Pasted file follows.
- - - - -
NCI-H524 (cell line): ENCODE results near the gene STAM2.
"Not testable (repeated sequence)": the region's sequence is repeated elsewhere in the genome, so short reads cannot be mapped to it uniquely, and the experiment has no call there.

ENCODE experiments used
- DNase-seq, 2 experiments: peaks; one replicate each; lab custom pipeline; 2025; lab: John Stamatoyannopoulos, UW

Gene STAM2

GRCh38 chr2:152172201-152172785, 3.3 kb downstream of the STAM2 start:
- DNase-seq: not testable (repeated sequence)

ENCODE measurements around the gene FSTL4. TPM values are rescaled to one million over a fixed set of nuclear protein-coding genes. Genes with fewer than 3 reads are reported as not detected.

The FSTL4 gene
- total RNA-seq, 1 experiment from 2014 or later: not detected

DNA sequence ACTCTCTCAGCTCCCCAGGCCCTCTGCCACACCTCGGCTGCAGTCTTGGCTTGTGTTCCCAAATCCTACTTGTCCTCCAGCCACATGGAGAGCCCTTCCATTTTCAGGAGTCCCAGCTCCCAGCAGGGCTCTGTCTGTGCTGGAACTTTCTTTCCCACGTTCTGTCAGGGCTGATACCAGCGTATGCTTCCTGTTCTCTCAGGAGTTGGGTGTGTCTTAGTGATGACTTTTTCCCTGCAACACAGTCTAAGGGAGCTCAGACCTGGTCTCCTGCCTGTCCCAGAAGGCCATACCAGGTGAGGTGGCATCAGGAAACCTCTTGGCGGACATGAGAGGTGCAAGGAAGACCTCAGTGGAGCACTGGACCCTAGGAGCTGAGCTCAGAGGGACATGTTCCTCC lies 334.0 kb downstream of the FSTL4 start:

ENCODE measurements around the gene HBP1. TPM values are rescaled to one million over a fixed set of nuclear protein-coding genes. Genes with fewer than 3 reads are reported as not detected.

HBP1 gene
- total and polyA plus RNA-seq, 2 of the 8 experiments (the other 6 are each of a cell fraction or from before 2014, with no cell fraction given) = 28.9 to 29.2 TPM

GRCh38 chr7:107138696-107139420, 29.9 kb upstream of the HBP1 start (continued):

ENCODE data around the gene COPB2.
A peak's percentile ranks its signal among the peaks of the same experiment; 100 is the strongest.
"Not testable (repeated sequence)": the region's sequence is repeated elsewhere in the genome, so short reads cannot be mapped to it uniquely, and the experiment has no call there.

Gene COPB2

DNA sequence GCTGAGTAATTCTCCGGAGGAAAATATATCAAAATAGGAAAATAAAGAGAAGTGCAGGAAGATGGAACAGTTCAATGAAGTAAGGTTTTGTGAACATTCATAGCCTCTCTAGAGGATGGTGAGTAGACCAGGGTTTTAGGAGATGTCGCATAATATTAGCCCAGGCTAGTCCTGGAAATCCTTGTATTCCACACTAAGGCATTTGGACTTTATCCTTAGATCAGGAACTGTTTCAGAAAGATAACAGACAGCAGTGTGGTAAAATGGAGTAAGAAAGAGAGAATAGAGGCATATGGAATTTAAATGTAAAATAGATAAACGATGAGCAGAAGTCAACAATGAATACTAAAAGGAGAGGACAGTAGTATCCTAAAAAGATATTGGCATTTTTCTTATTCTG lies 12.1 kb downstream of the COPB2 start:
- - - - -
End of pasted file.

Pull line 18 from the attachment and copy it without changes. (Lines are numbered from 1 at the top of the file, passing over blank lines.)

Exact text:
"Not testable (repeated sequence)": the region's sequence is repeated elsewhere in the genome, so short reads cannot be mapped to it uniquely, and the experiment has no call there.